Medici urns and 13 decorative uses

What is a Medici urn? Here we uncover their history, characteristics, and 13 chic ways to display them around the house and garden (including some tips on what to plant in them). Provided also are some examples of antique, vintage, and bespoke Medici urns available for purchase online at Chez Pluie.

1. Historical Background and influence on the visual and decorative arts

2. Characteristics of a Medici urn

3. 13 Tips for displaying Medici urns

4. Examples of antique, vintage and new Medici urns for purchase at Chez Pluie

 

 

1. Historical Background

Medici urn is usually the name applied to a style of beautiful garden pots whose design loosely resembles vases from classical antiquity.

Two in particular, the Medici Vase and the Borghese Vase, have left their mark on visual culture. They resemble each other. They are both gigantic bell-shaped marble kraters and once served as garden ornaments in classical Roman villas. The vases were rediscovered in the 16th century.

Medici Vase

The slightly smaller Medici Vase was found completely smashed and underwent painstaking restoration. It had been sculpted in Athens during the first century AD and now resides in the Uffizi Gallery in Florence.

Ever since their rediscovery in the 1500s, countless copies have been made of both kinds of vases, some exact replicas, while others were looser reproductions.

The Medici Vase photographed above is an example of one of the many fine replicas of the original Medici krater. This one can be found in Kew Gardens, London.

Remarkably the original Medici Vase was blue, red and gold, according to the Uffizi, but the patina of time has worn those colors away. The scene carved in beautiful bas-relief around the vase has not been pinned down, but the theme of the subject matter definitely is mythological, related possibly to the Trojan War and Homer's Iliad.

Borghese Vase

Found in 1569 in the Horti Sallustiani, Rome, the slightly older Borghese Vase also was made in Athens, in around 40–30 BC. It now graces the Daru Gallery in the Louvre Museum, Paris.

The Borghese Vase photographed above is an example of one of the many fine replicas of the original Borghese krater. A number of these stand proudly in the gardens of Versailles.

Wine is the theme of the graceful freize carved in bas-relief around the Borghese Vase. Bacchus or Dionysus, the Roman and Greek god of wine respectively, is participating in a Bacchanalian procession. Ariadne and the god Apollo have been identified among the drunken followers on the freize.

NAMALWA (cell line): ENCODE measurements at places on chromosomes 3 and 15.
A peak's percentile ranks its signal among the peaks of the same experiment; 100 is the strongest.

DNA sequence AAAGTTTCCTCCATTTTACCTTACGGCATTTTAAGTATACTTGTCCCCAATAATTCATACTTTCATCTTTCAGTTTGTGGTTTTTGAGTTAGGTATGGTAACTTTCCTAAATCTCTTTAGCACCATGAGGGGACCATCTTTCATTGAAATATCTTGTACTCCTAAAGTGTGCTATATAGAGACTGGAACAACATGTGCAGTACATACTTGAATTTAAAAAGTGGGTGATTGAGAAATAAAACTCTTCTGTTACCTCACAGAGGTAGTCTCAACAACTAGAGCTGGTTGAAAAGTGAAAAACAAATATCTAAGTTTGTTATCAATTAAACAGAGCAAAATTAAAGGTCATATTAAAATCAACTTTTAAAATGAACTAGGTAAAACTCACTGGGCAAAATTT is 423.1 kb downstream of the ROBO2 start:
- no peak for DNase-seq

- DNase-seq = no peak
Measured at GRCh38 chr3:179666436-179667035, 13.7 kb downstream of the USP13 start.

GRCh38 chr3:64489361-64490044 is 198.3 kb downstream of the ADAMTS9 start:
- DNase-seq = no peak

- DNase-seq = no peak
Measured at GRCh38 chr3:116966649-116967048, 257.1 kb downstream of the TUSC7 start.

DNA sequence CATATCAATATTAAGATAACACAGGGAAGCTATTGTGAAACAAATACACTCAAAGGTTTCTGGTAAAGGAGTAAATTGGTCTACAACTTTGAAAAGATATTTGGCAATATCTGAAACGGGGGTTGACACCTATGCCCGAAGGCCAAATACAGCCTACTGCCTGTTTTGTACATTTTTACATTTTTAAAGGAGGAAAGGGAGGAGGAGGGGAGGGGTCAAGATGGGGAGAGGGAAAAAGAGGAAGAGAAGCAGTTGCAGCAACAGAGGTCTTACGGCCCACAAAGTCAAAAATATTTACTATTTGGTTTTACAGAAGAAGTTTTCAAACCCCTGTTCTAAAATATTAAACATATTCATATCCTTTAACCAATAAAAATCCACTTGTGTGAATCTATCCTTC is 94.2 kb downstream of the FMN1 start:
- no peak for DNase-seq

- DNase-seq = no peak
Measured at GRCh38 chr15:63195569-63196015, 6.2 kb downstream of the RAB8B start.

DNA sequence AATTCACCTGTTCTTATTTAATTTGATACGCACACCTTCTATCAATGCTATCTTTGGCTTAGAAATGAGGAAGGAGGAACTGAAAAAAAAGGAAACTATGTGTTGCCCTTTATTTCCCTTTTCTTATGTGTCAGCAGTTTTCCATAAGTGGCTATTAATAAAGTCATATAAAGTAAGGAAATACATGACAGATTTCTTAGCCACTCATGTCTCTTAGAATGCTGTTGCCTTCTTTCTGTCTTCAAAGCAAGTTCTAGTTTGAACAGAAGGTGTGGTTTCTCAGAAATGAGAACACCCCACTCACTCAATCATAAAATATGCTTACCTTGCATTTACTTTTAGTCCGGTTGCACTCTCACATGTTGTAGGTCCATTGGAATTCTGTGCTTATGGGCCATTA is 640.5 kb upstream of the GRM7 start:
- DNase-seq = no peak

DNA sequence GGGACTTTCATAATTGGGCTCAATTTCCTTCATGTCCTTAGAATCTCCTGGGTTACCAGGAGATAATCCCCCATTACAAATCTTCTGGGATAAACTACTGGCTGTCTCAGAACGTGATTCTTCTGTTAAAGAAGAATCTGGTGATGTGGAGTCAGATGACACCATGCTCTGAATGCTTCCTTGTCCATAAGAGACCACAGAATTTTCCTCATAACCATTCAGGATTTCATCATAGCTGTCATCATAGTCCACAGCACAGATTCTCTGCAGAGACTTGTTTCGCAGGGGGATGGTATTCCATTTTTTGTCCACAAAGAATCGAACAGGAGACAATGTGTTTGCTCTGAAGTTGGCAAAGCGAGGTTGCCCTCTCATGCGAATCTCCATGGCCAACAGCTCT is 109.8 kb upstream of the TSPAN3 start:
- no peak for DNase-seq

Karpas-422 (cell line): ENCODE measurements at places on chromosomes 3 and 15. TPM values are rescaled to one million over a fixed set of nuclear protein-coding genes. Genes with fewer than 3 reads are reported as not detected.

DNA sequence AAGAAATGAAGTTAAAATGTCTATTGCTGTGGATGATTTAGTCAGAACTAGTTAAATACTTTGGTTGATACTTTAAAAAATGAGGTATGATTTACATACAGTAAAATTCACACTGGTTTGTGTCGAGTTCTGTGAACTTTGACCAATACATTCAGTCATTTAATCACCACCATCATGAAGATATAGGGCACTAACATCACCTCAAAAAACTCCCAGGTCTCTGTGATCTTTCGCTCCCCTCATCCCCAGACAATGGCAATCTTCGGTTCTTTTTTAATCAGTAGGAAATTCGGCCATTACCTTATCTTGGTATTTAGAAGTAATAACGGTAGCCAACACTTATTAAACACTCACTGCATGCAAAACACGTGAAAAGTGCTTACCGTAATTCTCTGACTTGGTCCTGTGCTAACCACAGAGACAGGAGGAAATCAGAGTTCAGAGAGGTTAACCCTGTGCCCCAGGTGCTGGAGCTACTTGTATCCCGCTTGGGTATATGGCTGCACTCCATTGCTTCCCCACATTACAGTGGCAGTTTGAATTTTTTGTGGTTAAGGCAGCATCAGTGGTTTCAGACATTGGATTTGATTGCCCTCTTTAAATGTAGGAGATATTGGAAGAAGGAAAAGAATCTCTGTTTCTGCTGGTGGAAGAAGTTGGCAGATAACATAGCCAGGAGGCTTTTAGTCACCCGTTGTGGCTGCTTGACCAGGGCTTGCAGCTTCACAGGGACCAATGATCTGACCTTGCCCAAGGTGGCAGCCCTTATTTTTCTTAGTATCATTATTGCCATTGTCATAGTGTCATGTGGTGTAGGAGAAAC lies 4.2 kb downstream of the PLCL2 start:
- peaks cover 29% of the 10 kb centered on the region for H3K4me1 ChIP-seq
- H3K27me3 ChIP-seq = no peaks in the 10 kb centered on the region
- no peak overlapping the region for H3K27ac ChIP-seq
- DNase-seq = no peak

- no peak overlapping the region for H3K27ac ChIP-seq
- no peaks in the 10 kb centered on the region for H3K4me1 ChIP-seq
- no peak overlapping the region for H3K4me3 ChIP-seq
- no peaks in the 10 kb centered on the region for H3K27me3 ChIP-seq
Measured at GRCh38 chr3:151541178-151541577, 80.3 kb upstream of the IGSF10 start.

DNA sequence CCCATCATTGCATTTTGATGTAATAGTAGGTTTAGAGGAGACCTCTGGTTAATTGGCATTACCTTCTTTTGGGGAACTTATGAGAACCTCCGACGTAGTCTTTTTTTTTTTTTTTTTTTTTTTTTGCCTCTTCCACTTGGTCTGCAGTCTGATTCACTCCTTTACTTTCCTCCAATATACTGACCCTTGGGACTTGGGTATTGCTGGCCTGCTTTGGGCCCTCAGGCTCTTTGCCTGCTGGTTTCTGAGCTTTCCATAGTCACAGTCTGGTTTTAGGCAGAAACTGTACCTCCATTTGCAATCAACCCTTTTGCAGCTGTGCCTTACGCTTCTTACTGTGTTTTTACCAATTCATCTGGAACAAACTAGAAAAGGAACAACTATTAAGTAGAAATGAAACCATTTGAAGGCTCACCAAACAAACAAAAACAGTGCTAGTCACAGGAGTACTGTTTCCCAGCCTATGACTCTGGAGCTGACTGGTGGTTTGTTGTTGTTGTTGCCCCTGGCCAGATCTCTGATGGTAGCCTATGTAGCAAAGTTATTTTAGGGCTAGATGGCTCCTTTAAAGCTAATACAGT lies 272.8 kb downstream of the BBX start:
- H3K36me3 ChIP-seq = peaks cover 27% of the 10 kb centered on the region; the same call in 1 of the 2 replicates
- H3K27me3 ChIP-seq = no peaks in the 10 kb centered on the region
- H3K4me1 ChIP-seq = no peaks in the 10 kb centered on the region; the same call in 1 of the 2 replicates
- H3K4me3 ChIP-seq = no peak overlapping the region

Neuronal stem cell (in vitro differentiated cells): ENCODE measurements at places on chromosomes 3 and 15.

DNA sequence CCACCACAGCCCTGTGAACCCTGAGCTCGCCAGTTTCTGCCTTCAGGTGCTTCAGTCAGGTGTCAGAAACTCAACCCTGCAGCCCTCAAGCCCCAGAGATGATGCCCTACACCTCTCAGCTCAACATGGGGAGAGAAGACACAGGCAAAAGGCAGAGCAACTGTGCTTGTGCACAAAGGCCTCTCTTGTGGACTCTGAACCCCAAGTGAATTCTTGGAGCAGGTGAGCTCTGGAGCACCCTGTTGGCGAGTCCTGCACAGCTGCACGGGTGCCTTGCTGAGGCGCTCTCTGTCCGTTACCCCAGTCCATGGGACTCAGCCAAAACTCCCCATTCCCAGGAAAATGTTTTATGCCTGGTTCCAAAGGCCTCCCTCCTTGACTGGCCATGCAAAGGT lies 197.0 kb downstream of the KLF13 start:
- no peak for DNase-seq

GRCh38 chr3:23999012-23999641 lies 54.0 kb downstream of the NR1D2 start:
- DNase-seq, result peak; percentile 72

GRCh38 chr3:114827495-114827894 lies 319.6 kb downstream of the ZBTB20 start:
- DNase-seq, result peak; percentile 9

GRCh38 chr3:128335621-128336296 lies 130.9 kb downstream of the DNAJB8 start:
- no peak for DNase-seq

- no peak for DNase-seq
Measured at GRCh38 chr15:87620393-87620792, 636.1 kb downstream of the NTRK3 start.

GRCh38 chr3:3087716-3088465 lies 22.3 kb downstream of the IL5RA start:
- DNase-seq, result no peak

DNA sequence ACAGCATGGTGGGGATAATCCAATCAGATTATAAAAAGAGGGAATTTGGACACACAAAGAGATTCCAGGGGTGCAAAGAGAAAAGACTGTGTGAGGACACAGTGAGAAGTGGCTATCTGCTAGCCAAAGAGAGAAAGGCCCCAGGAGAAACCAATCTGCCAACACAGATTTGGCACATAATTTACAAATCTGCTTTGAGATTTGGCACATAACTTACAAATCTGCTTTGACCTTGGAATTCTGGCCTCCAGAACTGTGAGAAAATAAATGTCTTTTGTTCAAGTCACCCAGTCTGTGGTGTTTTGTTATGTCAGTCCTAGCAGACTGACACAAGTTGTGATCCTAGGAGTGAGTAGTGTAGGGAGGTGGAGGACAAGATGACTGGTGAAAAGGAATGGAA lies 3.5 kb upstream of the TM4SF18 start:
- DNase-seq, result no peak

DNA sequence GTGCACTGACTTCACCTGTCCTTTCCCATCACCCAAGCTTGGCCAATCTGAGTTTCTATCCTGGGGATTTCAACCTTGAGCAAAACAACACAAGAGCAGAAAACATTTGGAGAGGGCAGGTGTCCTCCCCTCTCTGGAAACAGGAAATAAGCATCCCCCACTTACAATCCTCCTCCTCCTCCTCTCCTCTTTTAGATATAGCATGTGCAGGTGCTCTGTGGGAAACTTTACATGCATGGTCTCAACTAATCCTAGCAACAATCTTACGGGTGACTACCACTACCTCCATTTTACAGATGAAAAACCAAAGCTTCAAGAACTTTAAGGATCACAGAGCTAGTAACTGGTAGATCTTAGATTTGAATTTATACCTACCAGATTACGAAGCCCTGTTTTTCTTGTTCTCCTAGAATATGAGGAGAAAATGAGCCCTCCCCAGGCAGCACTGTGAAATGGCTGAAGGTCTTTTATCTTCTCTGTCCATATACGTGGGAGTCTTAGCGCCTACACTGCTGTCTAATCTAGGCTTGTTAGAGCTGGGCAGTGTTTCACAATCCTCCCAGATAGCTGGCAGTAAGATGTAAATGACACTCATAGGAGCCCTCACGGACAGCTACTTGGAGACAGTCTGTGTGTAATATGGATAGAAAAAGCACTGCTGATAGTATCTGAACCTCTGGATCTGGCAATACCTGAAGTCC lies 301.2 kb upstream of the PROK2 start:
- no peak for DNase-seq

Influence of classical vases on the visual and decorative arts

Angelica Kauffman Portrait en pied de William Henry Lambton (1764-1797) dans un costume de style van Dyck, 1797, Oil on canvas

Classical vases such as these have inspired artists and the decorative arts industry. After their rediscovery in the 16th century, many artists drew the Borghese and Medici vases and painted portraits of people standing next to them. Wedgewood made heart-stopping replicas of both. The design of many garden urns can trace their aesthetic roots back to these two old pots.

Hubert Robert, Caprice architectural avec le Gladiateur Borghèse, le vase Borghèse et le Colisée, Watercolor on paper, 1781, Louvre Museum


Not only have the Medici and Borghese Vases been influential on garden pots, but on the interior design industry as well. Note the inventive lamp stand in the photo above of an exquisite guestroom at the Château du Grand-Lucé. You may have noticed that many champagne buckets echo the shape of these classical vases as well.

2. Characteristics of a Medici urn

It's less straightforward to pin down exactly what makes a particular urn a Medici urn - the term is fairly loosely applied - but pots bearing this name usually have one or more of the following three distinctive features:

1) an everted lip